Individuals use them when they venture into public places like airports, restaurants, libraries, and universities in order to protect themselves from from hackers and cyber-criminals who can swipe data off a public network as easy as taking candy from a baby. In fact, nearly 25% of Internet users have used a VPN at least once in the last month, and the VPN market is set to reach $35.7 billion by 202, up 131% from $15.5 billion in 2016. The leading reason that people are employing VPNs is to access restricted entertainment content – a full 50% of VPN users list it as a reason for use. Digital technology continues to break down barriers once impenetrable and often existing solely for the purpose of profit. The revolution is being led by the young, with 35% of people ages 16-24 and 33% of those ages 25-34 using VPNs regularly.

VPNs versus Censorship

In a infographic by, a common theme is found among the countries with the most usage of VPNs – they are all countries that practice relatively harsh practices of censorship on their citizens. The top 10 countries by percentage of Internet users with VPN capabilities are:

Indonesia: 38% India: 38% Turkey: 32% China: 31% Malaysia: 29% Saudi Arabia: 29% Brazil: 26% Vietnam: 25% UAE: 25% Philippines: 25%

Using VPNs Abroad

The more people travel, the more they think about home. For some, this is the catalyst to employing a VPN when they cannot keep up with their favorite television programs while working, living, or traveling abroad. For instance, if you are a native of Saudi Arabia, you might be a long-term viewer of a show like “Tale Nazil”, which is presently in its seventh season. But because of geo-blocking, “Tale Nazil” cannot be viewed outside of Saudi Arabia. Enter the VPN solution, where you use the client to connect your Internet-device of choice to a remote server in Saudi Arabia. That server takes your request to stream episodes of “Tale Nazil” and covers them with a new IP address of Saudi origin.

What are the best VPNs for streaming Saudi content abroad?


ExpressVPN’s reviews let you know two things upfront: It’s super-fast and more than a little expensive. Price will always be a touch-and-go point for most customers, but ExpressVPN’s wide range of services and speed more than make up for it for most customers. It has servers in 94 countries that allow it to unlock geo-restricted programming all over the world. It’s not just the speed that makes ExpressVPN special, however. It has a 30-day money-back guarantee and 24/7 customer service available. Its design is clean and easy to adapt to, and its security rivals anything on the market today. ExpressVPN arms itself with a kill switch, zero-knowledge DNS, and AES-256 encryption. Try Now Risk Free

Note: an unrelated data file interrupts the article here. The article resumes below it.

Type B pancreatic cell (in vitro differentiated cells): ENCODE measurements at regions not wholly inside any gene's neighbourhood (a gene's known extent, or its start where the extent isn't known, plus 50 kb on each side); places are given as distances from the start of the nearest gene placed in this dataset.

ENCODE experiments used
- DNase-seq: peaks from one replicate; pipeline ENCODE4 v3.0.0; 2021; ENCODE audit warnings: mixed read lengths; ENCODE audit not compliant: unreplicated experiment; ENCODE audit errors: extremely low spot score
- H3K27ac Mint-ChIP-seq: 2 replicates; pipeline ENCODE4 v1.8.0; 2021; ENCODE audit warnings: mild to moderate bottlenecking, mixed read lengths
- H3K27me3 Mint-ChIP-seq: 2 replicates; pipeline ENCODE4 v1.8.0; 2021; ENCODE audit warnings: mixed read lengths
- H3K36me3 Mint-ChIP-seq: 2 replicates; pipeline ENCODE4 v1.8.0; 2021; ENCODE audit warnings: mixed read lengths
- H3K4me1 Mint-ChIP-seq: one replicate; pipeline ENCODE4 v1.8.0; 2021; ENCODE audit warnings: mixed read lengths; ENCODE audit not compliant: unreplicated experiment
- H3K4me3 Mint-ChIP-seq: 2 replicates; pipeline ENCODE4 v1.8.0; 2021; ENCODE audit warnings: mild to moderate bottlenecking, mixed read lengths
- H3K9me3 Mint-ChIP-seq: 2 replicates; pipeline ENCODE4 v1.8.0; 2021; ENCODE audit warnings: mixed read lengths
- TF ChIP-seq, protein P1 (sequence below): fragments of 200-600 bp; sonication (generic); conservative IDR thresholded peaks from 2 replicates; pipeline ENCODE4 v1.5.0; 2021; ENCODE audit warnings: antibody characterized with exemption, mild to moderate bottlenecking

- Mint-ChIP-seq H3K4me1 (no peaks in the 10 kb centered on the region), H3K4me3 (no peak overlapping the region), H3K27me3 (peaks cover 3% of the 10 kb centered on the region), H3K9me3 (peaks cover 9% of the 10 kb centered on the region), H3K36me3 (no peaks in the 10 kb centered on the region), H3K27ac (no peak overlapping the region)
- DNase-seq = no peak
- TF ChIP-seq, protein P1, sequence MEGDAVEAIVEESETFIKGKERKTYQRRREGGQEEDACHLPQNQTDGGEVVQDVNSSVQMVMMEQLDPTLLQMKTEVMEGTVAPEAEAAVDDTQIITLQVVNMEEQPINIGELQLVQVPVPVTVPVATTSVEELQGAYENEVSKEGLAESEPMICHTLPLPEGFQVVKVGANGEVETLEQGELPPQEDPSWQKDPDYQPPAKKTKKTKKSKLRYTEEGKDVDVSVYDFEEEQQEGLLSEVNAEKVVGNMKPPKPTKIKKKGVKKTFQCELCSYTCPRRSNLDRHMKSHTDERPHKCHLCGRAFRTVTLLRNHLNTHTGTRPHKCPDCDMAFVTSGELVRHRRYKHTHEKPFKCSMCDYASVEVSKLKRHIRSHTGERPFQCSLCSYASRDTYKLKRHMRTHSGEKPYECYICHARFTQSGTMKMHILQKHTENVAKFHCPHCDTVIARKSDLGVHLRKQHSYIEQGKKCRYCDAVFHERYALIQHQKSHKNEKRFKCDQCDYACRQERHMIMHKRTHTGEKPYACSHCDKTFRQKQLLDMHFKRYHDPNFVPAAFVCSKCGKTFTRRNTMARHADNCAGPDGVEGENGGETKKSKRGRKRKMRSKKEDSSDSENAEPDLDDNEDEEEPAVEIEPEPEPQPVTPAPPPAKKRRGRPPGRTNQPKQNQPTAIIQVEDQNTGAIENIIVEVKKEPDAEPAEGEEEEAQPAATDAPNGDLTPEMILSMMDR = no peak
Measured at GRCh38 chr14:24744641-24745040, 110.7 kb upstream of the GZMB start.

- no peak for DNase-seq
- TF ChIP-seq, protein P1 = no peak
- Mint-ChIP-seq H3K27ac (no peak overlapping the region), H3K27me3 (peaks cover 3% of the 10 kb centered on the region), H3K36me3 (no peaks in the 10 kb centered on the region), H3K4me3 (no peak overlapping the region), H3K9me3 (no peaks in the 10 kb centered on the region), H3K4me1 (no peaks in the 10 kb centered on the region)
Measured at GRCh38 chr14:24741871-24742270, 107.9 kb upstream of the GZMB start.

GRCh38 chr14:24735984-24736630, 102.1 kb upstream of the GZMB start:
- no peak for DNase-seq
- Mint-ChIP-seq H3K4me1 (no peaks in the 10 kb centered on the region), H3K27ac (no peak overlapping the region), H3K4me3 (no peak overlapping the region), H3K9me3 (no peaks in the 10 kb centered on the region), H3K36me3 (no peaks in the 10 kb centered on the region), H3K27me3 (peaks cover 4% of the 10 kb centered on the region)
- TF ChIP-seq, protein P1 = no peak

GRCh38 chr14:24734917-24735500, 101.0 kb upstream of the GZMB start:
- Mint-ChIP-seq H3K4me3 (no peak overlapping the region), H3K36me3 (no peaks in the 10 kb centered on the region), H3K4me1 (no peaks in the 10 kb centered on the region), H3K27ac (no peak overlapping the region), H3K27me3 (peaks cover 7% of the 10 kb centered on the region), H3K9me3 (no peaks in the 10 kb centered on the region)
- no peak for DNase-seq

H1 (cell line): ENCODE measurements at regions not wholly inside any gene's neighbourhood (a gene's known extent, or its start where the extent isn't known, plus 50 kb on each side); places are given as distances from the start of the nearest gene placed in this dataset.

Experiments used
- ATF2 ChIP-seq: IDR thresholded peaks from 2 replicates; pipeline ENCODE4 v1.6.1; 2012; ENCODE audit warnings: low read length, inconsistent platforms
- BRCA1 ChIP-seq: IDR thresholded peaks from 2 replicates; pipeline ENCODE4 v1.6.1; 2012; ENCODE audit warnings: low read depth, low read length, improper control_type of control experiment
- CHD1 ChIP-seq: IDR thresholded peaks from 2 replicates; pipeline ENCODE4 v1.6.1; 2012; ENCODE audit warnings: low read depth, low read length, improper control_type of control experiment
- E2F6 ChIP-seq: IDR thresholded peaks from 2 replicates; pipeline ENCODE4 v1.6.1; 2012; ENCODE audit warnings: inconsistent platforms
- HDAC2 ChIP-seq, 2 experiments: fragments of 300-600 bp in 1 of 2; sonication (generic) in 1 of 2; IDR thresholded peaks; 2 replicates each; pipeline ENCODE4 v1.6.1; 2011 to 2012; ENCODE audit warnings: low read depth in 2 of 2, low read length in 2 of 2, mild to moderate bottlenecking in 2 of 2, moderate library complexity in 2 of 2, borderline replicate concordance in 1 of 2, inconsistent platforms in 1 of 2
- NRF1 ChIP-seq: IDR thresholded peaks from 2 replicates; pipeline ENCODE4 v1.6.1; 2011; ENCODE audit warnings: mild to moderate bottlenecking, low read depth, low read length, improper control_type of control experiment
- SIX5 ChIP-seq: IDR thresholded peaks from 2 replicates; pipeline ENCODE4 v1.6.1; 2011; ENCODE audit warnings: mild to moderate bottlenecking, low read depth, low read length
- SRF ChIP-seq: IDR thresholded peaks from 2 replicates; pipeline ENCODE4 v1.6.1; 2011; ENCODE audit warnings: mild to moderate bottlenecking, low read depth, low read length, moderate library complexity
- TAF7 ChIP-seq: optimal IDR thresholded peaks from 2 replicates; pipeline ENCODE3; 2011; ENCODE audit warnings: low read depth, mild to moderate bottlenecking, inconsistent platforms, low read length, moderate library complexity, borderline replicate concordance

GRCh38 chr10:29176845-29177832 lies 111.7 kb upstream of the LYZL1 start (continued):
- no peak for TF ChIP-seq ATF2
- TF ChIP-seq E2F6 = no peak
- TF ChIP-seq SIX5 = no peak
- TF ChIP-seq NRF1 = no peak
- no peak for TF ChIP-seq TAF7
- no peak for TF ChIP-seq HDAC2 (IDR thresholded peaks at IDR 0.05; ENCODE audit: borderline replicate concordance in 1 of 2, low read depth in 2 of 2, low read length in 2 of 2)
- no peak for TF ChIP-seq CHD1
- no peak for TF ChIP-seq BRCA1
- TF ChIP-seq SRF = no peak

2IPVanish VPN

IPVanish VPN is the rare accomplished VPN service based in the United States. It has an impressive no-logs policy and a huge collection of servers; at last count more than 1,000 spread across 60 countries. As you would expect from a company with ‘Vanish’ in its name, this VPN has a great deal of security attached to it, including 256-bit AES encryption, a kill switch, and both IP and DNS leak protection. Like most major players in the VPN industry, it has a strict no-logs policy, and has a couple of nice extra perks for users. IPVanish offers a 7-day money-back guarantee, can be run on up to five devices at one time from a single license, and has unlimited server switching. Start Watching Now

3Private Internet Access (PIA) VPN

Private Internet Access (PIA) VPN is also based in the United States, but like IPVanish it has a very strict no-logs policy, so much so that it has ceased operating in Russia when that country’s government tried to enforce the disclosure of personal information from its customers. It has great security, including top-level encryption, a kill switch, and DNS leak protection. It also has lots of servers – more than 3,000 – but they are spread out among just 25 countries, which can have some limitations if you’re looking to view content in the more exotic locations around the world. Start Watching Now